A Christian Arab from Nazareth joined the IDF of his own volition and served in the elite Golani Brigade. During his service, he was wounded in the Second Lebanon War and upon his discharge found another way to serve his country: combating the Boycott, Divestment and Sanctions (BDS) campaign and improving ties between Israeli-Arabs and the state.
Youssef Haddad, now 32, joined the army at the age of 18, although he knew of no family member or acquaintance who served.
Haddad spoke to Ynet about his decision to enlist, and said, "I felt that I was part of the state and I had to contribute so I decided to enlist in the army, specifically to Golani. At first, they could not guarantee that I would join Golani, but I insisted that I am volunteering for Golani and Golani alone.”
He added, "After a few days, I was contacted by the recruitment office with the promise that if my Medical Profile was good enough I would be drafted into Golani. Sure enough, my Medical Profile was 97 (the highest possible in the IDF—ed) and I began my service in Golani.”
After his enlistment, Haddad completed a squad commanders' course with honors and was assigned to the 51st Battalion of the Golani Brigade. He spoke of the hardships he experienced as a soldier from the Arab sector: "When I went home to Nazareth, I would get teased, cursed at and spit at, and sometimes I was called a ‘traitor.’ Because I am strong and believe in myself, I did not pay any heed and remained proud of myself."
'I told the doctor I will yet bounce a ball'
Ahead of Haddad's release in 2006, the Second Lebanon War broke out. During battle, he was wounded in the leg by a Russian-made Kornet rocket launched at his squad. "During the fighting I lost three commanders, seven friends and a soldier under my command. During the battle of Bint Jbail, four days before the cease-fire, a Kornet missile was fired at my force. It hit the wall next to me and as a result of my injuries, my leg was amputated and I was wounded in several other places on my body and face.”
"During the entire rescue operation, I was fully conscious, and I remember how a reservist doctor said on the radio that if they do not rescue me soon, there will be nothing left to rescue by the evening. Eventually a helicopter came and during my evacuation our force was hit by additional rockets. During the process and with all the accompanying pain, I hummed to myself the Bob Marley song 'Don’t Worry Be Happy,' (actually by Jamaican recording artist Bobby McFerrin) and I was taken to a Nahariya hospital.”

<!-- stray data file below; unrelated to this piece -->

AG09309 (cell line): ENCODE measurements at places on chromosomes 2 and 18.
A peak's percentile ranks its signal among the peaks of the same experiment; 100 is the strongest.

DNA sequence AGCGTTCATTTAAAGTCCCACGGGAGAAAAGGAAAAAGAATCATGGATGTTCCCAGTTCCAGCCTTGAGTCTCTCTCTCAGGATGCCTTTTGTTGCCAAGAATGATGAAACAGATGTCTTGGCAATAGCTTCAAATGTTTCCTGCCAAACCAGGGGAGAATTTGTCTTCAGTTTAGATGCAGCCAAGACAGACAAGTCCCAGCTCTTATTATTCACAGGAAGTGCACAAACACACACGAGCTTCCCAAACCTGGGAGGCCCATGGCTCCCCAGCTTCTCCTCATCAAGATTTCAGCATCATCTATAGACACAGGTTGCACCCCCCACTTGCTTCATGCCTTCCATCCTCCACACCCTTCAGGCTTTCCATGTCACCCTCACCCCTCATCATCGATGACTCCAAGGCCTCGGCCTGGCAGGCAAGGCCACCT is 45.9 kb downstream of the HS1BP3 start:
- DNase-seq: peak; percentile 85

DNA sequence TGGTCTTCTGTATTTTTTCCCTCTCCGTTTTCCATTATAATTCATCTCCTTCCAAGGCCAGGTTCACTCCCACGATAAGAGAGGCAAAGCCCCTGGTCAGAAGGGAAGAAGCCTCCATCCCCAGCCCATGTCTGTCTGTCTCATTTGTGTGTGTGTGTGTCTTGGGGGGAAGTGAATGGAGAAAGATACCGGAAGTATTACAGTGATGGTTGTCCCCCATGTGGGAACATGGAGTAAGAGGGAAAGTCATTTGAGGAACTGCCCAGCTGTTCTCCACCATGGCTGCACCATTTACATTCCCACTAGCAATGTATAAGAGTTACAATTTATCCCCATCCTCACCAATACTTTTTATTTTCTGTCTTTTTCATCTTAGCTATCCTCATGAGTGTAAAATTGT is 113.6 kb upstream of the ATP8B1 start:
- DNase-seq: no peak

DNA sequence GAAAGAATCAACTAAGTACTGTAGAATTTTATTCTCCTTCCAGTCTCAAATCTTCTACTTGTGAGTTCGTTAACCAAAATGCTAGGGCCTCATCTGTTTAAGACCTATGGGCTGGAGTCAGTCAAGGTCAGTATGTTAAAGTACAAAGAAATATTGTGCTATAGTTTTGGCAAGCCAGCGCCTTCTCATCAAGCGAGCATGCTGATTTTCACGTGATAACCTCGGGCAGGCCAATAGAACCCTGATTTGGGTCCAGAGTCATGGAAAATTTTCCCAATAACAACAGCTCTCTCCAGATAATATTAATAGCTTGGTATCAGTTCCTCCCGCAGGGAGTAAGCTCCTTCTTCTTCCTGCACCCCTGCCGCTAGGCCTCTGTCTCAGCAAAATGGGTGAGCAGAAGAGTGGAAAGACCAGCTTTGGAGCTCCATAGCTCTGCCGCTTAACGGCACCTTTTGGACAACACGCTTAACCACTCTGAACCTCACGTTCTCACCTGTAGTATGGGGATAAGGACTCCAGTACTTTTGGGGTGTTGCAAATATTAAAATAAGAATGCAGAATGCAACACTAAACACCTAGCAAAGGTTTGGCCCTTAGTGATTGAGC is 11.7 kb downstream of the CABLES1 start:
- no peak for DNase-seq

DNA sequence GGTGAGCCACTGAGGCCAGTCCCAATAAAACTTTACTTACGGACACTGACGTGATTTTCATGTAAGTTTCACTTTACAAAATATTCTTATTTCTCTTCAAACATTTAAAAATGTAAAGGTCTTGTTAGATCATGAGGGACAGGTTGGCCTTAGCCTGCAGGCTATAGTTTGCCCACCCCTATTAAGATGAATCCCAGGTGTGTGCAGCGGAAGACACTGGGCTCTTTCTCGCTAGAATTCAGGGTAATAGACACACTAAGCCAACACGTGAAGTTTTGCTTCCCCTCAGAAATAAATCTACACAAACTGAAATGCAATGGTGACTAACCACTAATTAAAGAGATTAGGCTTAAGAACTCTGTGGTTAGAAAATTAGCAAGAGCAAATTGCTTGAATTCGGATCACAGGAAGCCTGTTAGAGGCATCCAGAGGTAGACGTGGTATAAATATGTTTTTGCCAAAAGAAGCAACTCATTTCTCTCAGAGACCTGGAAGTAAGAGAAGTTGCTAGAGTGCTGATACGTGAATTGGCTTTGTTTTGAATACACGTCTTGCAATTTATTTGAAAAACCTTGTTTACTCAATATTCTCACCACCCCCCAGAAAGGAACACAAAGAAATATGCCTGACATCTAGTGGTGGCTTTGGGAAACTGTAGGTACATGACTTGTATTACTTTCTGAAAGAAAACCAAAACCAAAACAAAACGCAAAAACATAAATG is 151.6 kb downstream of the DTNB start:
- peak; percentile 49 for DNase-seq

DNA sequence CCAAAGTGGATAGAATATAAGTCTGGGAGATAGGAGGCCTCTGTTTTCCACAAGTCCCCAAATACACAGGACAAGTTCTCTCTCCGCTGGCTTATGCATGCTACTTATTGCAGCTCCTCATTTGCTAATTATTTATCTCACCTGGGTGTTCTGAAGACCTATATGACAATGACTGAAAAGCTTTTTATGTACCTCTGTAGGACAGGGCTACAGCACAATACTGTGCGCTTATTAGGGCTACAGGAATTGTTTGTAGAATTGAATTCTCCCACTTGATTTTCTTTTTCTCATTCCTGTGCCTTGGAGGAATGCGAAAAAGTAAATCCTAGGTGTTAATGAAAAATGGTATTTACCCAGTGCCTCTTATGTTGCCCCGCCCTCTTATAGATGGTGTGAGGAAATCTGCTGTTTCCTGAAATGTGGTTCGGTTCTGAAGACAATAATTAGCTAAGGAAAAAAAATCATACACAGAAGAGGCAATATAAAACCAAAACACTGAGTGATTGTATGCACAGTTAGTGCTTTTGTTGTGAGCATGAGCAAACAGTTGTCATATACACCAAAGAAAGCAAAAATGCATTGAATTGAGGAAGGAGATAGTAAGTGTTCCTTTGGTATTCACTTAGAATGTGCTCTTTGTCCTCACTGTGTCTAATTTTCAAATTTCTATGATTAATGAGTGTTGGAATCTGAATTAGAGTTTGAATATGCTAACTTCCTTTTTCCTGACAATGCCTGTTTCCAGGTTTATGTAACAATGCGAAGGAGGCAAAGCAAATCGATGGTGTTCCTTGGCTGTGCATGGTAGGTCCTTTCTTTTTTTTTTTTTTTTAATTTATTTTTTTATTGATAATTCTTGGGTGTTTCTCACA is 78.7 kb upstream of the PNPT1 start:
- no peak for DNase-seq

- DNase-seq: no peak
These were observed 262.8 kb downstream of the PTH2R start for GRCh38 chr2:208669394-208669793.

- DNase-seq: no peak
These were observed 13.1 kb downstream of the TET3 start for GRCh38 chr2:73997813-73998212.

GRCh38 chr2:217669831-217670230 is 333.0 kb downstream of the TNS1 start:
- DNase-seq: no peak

At the hospital, Haddad called his father, and revealed that immediately after he told him that he had been wounded, he lost consciousness. "I woke up two days later and the first thing I checked was that the entire ‘package’ was complete. I saw that my leg was amputated and reconnected by a large device."
On the rehabilitation after the injury, Haddad said, "The healing process was very long. I told the doctor, 'I will yet play ball with this leg, you'll see,' but he cooled down the atmosphere a little. After several months of treatment and despite the odds, I returned to fitness and then I returned to the doctor and demonstrated bouncing a ball for him with my foot.
"The mental healing was not yet over though. I still have nightmares at night, and I tense up to every sound of an explosion and even a door slamming. I am dealing with this every day anew.”
We need to integrate into the state
Youssef Haddad is currently advising a market research firm and has recently joined the Reservists on Duty organization, with whom he works against the BDS campaign and against resurgent anti-Semitism on campuses across the US. Simultaneously, he is establishing an association to strengthen ties between the Arab sector and the state.
"The Defense Ministry supported me immensely all the way and did not abandon me. Today I believe that just as I contributed to the state militarily, I can contribute in the PR arena and expose the lies disseminated regarding the State of Israel," he said.
As for the matter of national or military service in the Arab sector, Haddad said: "I encourage Arabs to enlist and serve as combat soldiers, and I also support national service, because we have to be part of the state and contribute to it.
"That is what will allow us to get ahead in life. The Arab MKs also need to focus on local issues like fighting crime, the advancement of women and poverty—and not just Palestinian affairs."